Both men have been accused of putting principles before trophies. Arsenal recently lost 5-1 at Bayern Munich in the Champions League, mainly due to Wenger not having invested in alternatives to his injured defenders. Might Corbyn too rue a lack of back-up when his defence policy is questioned?

Arsenal won three Premier League titles in Wenger’s early years. But for the past decade Wenger has ignored pleas to spend big on a dominating centre back, a midfield enforcer and world class striker, apparently preferring flowing football to more pragmatic wins – though Arsenal have won two FA Cups and qualified for the Champions League every season. Is Corbyn in danger of producing policies that are pleasing on the socialist eye, but not capable of lasting a whole campaign and nailing the really big prizes?

Chelsea’s José Mourinho taunted that Arsène Wenger was, “a specialist in failure”. Peter Mandelson probably feels the same about Jeremy Corbyn. Though it’s interesting to note that Mourinho is now in a personal meltdown and Wenger, a more likeable figure, might yet capitalise.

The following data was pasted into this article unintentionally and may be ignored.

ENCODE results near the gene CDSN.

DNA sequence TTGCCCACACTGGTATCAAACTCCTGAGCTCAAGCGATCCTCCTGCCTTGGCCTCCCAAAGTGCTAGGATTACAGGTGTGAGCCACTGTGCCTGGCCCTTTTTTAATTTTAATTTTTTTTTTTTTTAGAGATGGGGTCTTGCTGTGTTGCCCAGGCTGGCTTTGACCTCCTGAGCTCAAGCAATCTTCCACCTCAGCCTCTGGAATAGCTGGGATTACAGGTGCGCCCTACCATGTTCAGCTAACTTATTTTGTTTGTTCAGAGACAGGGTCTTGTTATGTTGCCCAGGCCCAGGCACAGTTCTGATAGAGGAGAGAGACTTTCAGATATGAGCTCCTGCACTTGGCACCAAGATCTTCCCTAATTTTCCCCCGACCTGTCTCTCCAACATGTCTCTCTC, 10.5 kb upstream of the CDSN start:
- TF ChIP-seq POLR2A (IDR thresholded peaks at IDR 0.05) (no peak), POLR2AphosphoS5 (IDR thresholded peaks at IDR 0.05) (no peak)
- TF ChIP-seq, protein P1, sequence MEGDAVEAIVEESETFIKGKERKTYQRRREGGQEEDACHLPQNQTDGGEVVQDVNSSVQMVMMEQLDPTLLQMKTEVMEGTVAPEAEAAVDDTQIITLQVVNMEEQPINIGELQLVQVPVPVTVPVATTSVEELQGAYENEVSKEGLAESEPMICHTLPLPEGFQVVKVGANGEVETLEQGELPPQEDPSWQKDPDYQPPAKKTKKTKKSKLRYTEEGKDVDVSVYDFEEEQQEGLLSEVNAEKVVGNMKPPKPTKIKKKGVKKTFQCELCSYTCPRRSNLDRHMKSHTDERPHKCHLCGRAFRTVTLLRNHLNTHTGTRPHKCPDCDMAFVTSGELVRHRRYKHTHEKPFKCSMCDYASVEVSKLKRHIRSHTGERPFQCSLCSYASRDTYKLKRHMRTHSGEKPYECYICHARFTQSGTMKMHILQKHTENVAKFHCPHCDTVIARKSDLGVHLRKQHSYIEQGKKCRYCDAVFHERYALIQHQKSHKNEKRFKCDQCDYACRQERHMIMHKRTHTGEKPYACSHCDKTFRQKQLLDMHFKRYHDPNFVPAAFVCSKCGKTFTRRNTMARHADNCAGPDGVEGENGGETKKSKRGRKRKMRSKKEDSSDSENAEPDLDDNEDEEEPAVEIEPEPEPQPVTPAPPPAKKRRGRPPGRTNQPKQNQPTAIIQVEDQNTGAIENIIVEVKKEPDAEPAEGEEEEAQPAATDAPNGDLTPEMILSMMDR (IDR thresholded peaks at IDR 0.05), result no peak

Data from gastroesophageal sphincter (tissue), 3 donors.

These are crucial seasons for Corbyn and Wenger and both will resolutely stick to their approaches. Wenger shifted the debate in British football and Corbyn has in many senses done likewise in politics. The Labour leader has the party fans behind him but will face many calls to compromise or quit from his senior pros and the press – in such moments it’s likely he’ll trust in Arsène.

Pete May is author of The Joy of Essex (The Robson Press).

Arsène Wenger. Credit: Getty
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My biggest regret of the Wenger era? How we, the fans, treated him at the end

Arsenal’s greatest coach deserved better treatment from the Club’s supporters. 

I have no coherent memories of Arsenal before Arsène Wenger, who will leave the Club at the end of the season. I am aware of the Club having a new manager, but my continuous memories of my team are of Wenger at the helm.

They were good years to remember: three league titles, seven FA Cups, the most of any single manager in English football. He leaves the Club as the most successful manager in its history.